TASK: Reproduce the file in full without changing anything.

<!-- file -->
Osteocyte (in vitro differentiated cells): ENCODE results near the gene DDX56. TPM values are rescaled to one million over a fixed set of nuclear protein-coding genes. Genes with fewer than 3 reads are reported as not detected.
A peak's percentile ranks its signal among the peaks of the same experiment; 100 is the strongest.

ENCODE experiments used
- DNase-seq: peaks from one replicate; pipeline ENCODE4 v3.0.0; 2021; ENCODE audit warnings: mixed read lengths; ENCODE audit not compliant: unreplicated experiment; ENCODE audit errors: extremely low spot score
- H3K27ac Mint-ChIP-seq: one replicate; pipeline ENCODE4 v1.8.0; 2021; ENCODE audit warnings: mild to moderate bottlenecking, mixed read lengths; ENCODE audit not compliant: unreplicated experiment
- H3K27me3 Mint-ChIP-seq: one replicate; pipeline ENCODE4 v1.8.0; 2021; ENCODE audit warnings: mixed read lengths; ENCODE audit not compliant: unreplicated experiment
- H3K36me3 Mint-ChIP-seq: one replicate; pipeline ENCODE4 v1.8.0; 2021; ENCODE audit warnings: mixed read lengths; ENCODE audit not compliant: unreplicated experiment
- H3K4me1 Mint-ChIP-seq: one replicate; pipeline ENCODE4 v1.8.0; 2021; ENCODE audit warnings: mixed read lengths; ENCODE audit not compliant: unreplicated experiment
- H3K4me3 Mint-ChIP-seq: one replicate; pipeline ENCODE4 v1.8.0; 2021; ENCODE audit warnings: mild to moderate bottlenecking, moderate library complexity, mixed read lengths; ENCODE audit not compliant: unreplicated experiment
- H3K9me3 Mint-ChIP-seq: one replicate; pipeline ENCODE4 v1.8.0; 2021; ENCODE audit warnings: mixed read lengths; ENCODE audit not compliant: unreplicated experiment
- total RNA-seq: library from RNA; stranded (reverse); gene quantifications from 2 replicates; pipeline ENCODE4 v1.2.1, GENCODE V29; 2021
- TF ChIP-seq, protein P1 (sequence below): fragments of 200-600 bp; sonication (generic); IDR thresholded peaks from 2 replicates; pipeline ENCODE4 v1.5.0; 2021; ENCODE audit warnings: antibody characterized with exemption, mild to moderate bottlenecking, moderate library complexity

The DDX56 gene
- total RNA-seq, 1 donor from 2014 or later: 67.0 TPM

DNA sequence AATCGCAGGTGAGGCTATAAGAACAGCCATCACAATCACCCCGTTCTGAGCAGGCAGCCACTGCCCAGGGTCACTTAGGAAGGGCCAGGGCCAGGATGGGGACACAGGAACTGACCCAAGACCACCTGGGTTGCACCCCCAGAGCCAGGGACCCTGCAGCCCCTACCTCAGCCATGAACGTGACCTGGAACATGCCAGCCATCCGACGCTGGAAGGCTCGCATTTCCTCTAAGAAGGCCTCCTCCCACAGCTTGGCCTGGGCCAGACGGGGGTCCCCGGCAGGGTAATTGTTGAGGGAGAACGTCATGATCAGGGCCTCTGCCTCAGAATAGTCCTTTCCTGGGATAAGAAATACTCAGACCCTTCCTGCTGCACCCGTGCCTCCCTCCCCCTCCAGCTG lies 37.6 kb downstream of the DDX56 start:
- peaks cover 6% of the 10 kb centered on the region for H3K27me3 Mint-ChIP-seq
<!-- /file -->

Osteocyte (in vitro differentiated cells): ENCODE results near the gene DDX56. TPM values are rescaled to one million over a fixed set of nuclear protein-coding genes. Genes with fewer than 3 reads are reported as not detected.
A peak's percentile ranks its signal among the peaks of the same experiment; 100 is the strongest.

ENCODE experiments used
- DNase-seq: peaks from one replicate; pipeline ENCODE4 v3.0.0; 2021; ENCODE audit warnings: mixed read lengths; ENCODE audit not compliant: unreplicated experiment; ENCODE audit errors: extremely low spot score
- H3K27ac Mint-ChIP-seq: one replicate; pipeline ENCODE4 v1.8.0; 2021; ENCODE audit warnings: mild to moderate bottlenecking, mixed read lengths; ENCODE audit not compliant: unreplicated experiment
- H3K27me3 Mint-ChIP-seq: one replicate; pipeline ENCODE4 v1.8.0; 2021; ENCODE audit warnings: mixed read lengths; ENCODE audit not compliant: unreplicated experiment
- H3K36me3 Mint-ChIP-seq: one replicate; pipeline ENCODE4 v1.8.0; 2021; ENCODE audit warnings: mixed read lengths; ENCODE audit not compliant: unreplicated experiment
- H3K4me1 Mint-ChIP-seq: one replicate; pipeline ENCODE4 v1.8.0; 2021; ENCODE audit warnings: mixed read lengths; ENCODE audit not compliant: unreplicated experiment
- H3K4me3 Mint-ChIP-seq: one replicate; pipeline ENCODE4 v1.8.0; 2021; ENCODE audit warnings: mild to moderate bottlenecking, moderate library complexity, mixed read lengths; ENCODE audit not compliant: unreplicated experiment
- H3K9me3 Mint-ChIP-seq: one replicate; pipeline ENCODE4 v1.8.0; 2021; ENCODE audit warnings: mixed read lengths; ENCODE audit not compliant: unreplicated experiment
- total RNA-seq: library from RNA; stranded (reverse); gene quantifications from 2 replicates; pipeline ENCODE4 v1.2.1, GENCODE V29; 2021
- TF ChIP-seq, protein P1 (sequence below): fragments of 200-600 bp; sonication (generic); IDR thresholded peaks from 2 replicates; pipeline ENCODE4 v1.5.0; 2021; ENCODE audit warnings: antibody characterized with exemption, mild to moderate bottlenecking, moderate library complexity

The DDX56 gene
- total RNA-seq, 1 donor from 2014 or later: 67.0 TPM

DNA sequence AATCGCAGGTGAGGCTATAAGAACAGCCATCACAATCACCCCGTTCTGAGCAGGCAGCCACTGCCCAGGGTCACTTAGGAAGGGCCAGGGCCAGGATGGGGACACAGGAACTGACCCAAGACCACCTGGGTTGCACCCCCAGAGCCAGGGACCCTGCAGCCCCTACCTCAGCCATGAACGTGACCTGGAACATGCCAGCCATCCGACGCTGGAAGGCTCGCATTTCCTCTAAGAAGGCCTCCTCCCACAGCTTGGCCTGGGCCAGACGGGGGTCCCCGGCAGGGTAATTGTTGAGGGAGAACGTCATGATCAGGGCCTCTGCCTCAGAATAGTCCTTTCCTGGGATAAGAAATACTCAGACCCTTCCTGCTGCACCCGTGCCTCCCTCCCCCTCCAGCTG lies 37.6 kb downstream of the DDX56 start:
- peaks cover 6% of the 10 kb centered on the region for H3K27me3 Mint-ChIP-seq